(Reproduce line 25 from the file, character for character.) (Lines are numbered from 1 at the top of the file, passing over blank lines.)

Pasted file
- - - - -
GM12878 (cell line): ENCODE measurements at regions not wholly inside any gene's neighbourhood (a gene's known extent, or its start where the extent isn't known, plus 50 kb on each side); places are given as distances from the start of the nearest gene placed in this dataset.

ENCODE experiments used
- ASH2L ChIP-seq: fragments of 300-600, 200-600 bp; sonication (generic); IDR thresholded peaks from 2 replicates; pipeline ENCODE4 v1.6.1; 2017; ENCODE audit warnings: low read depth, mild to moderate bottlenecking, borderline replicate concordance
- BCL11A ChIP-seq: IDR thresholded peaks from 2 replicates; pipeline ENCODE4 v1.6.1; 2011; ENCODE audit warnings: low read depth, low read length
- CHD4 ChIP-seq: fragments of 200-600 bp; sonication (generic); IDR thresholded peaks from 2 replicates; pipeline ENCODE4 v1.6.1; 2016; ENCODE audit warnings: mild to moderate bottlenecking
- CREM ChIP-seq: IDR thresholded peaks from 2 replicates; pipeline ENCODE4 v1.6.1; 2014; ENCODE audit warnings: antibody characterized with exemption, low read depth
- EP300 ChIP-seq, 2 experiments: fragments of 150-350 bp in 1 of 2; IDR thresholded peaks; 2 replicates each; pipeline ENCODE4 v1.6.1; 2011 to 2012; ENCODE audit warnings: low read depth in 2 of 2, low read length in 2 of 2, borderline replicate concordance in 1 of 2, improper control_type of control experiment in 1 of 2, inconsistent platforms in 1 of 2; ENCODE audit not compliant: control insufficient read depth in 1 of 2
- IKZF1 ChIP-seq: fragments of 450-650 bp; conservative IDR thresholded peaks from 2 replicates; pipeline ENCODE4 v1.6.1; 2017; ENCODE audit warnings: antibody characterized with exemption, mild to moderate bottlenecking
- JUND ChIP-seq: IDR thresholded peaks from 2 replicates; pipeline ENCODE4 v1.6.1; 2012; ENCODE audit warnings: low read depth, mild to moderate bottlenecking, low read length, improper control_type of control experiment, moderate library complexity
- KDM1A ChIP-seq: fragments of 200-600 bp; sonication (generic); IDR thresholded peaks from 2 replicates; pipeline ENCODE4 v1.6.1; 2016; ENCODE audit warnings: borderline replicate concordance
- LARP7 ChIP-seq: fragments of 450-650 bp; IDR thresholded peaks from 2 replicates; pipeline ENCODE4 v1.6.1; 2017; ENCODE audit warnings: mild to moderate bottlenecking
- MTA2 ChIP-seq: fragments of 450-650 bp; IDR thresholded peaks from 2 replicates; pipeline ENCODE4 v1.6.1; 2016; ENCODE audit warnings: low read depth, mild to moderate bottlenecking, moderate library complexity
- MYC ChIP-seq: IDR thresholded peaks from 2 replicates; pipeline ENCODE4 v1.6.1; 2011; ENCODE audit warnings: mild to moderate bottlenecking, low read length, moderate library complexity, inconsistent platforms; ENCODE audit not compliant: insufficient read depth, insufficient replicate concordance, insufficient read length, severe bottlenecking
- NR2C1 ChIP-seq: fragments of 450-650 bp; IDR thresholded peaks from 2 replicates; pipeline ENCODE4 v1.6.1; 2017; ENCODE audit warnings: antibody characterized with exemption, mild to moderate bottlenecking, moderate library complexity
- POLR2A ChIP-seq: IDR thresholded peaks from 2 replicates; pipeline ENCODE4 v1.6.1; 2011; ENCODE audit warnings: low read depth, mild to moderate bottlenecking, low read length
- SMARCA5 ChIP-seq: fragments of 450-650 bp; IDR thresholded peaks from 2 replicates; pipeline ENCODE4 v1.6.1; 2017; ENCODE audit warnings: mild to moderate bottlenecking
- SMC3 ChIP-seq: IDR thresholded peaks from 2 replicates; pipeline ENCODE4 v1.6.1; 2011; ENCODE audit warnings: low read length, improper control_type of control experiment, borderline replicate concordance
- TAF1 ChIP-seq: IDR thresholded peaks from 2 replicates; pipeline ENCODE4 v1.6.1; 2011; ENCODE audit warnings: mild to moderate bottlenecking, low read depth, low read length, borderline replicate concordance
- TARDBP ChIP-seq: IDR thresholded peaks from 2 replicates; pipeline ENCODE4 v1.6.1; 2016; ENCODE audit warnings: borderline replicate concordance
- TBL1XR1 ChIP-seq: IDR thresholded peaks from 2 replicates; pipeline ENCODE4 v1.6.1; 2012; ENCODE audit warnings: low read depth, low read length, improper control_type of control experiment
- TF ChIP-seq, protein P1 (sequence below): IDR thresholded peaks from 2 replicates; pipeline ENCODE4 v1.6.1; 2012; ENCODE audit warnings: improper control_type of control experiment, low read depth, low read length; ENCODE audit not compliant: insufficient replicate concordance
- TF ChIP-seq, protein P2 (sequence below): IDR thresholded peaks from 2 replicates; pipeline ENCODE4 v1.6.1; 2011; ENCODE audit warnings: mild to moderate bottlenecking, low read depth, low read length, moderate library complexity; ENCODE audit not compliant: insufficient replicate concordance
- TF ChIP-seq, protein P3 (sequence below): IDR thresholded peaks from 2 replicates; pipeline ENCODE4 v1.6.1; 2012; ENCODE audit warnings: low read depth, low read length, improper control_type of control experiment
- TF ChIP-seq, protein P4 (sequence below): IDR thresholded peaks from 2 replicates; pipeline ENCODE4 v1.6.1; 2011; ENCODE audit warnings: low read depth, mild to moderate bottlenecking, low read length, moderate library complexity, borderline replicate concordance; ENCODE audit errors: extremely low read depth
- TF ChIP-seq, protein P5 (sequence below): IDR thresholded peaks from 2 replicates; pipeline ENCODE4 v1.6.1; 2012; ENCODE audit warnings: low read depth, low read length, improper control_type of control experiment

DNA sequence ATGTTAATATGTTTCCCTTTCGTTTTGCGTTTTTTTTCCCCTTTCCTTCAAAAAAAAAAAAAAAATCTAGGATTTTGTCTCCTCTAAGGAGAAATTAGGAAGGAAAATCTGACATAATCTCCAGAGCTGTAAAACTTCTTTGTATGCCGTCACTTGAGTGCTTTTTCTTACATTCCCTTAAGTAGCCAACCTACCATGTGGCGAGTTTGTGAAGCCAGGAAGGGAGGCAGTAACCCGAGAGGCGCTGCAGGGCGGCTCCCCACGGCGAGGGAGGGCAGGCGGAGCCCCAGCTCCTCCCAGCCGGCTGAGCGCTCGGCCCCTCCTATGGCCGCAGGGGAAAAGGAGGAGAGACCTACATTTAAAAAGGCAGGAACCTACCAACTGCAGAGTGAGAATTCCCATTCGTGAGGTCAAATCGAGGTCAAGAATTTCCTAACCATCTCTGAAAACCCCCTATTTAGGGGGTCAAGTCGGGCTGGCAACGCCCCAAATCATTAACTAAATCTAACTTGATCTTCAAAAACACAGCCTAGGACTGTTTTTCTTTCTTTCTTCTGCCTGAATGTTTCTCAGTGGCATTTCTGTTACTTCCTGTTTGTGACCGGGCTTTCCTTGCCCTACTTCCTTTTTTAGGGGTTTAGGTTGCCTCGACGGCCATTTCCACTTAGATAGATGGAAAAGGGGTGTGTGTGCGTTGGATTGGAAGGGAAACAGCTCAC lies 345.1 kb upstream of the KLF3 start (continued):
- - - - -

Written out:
- TF ChIP-seq, protein P5 (sequence below): IDR thresholded peaks from 2 replicates; pipeline ENCODE4 v1.6.1; 2012; ENCODE audit warnings: low read depth, low read length, improper control_type of control experiment